Role in GravityEdit
After Dr. Ryan Stone enters the ISS airlock and navigates through the various Nodes and Modules of the station, she passes by an electrical fuse box with some exposed wiring, presumably damaged by the debris strike, that are producing sparks which turn into tiny balls of fire. After Dr. Stone fails to communicate with mission commander Matt Kowalski, she hears the fire alarm and realizes that the station is on fire. Stone leaves and realizes that the massive fire is quickly engulfing several nodes at a time, making her sanctuary a tomb. Ryan grabs a fire extinguisher and tries to fight the inferno, but the lack of gravity causes the extinguisher's recoil to push her into a wall, bruising and cutting her face. She loses consiousness for a moment as her blood drips into space, but luckily is able to wake up and race past the fire, which has caused several cannisters of oxygen to explode. The fire engulfs the entire Zarya Module and chases her towards the second Soyuz capsule. Luckily Stone manages to make it into the second Soyuz capsule just in time as the inferno engulfs the docking module. Stone has also taken the fire extinguisher with her in case a blaze should erupt inside the Soyuz. This simple action later saves her life.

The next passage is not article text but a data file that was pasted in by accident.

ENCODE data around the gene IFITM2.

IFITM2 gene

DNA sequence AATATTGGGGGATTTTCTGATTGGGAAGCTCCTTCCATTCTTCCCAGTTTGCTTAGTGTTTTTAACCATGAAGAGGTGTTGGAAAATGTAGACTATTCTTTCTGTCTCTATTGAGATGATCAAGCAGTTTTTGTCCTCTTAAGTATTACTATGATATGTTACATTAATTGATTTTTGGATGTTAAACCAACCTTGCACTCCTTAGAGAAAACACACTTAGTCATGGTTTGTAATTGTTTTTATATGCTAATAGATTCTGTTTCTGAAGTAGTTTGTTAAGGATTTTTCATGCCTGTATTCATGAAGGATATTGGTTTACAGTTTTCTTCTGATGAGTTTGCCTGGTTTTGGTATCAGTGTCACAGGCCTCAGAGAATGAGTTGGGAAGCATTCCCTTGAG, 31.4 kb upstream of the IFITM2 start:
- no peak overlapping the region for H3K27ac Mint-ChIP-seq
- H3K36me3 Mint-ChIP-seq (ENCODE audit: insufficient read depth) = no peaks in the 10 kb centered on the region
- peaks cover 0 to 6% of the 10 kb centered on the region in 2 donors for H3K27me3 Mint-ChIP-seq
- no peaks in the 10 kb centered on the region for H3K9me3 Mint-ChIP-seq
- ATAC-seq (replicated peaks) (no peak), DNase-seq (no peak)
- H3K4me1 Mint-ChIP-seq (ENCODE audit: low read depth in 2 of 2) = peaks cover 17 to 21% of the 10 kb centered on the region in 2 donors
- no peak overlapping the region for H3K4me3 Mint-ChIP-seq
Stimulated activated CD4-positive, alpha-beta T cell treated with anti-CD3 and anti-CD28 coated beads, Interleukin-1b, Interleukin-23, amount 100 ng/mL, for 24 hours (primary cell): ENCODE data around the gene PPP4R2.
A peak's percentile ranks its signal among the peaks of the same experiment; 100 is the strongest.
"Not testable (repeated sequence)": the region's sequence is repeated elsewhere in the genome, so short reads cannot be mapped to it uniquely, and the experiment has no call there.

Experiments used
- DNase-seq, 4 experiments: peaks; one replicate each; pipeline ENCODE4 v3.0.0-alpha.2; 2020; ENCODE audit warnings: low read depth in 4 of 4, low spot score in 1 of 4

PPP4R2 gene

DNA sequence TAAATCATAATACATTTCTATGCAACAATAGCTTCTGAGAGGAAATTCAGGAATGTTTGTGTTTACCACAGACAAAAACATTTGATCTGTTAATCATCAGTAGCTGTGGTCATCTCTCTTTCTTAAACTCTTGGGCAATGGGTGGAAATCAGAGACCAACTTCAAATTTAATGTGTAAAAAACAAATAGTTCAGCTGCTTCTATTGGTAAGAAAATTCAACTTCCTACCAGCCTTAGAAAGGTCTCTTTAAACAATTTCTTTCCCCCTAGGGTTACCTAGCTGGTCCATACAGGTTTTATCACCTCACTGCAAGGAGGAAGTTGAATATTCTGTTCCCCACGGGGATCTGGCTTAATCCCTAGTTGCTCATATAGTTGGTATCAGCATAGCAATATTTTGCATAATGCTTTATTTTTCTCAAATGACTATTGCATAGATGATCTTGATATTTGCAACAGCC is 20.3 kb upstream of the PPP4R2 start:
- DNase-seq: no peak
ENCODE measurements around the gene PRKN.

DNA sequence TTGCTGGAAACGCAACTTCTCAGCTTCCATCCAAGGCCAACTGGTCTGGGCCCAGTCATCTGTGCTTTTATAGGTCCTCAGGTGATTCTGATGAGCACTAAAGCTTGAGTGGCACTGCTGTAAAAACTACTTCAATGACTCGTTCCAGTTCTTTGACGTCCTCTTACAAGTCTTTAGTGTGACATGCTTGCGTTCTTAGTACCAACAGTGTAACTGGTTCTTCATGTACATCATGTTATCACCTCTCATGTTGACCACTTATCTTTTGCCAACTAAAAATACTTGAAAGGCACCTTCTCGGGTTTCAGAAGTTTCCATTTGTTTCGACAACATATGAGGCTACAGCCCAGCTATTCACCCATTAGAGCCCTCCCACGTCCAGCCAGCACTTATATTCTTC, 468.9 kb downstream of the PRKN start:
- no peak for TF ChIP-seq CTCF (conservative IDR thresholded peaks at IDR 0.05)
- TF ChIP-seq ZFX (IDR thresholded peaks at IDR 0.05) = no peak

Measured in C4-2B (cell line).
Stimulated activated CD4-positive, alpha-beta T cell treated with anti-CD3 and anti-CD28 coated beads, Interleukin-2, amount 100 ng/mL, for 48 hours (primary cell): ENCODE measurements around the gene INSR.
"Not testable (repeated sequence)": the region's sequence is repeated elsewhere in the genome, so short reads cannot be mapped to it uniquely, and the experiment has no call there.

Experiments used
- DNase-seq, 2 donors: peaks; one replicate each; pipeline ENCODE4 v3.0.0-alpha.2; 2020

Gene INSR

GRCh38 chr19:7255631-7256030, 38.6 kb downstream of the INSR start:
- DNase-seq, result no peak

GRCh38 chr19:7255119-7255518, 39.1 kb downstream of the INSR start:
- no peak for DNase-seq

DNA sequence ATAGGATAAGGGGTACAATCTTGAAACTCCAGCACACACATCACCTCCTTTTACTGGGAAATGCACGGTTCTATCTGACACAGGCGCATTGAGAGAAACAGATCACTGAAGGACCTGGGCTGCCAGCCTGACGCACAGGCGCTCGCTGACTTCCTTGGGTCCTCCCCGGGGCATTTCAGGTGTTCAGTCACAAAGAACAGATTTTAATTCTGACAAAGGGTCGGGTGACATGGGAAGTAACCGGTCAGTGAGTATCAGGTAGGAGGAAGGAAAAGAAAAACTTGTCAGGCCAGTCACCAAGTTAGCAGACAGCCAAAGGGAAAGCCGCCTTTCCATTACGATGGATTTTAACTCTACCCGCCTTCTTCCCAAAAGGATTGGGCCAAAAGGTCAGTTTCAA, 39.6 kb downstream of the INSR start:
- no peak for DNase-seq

Later on, while she is removing the parachute from the Zvezda Module, the debris strikes the station and ruptures what seems to be the Zarya Module, which explodes on impact and extinguishes itself upon contact with the airless vacuum of outer space. This shows that the station was still on fire after Stone's escape and the flames had possibly engulfed the entire station's pure oxygen interior.
Affected Areas of the ISSEdit
- Unity Node 1
- Unity Node 2
- Zarya Module
- Japanese Lab
- Zvezda Module
- Destiny Lab
- Docking Module
- Possibly more areas after Stone's escape
- In reality, flames on the ISS are blue and short, not orange and long as they are displayed in the film.
- There are many subtle in-jokes and references during the fire scene. For one, you can see a picture of Jonás Cuarón and his family on the wall of the ISS next to the computer.
- Hanging up on the wall next to the monitor is also a screen capture from the classic 1902 French space movie, A Trip to the Moon.